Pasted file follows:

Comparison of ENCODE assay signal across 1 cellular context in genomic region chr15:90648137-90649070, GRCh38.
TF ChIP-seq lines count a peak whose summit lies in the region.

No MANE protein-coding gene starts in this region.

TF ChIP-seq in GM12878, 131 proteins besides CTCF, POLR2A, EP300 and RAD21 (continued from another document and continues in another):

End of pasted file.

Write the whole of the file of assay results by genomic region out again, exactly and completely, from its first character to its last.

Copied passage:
Comparison of ENCODE assay signal across 1 cellular context in genomic region chr15:90648137-90649070, GRCh38.
TF ChIP-seq lines count a peak whose summit lies in the region.

No MANE protein-coding gene starts in this region.

TF ChIP-seq in GM12878, 131 proteins besides CTCF, POLR2A, EP300 and RAD21 (continued from another document and continues in another):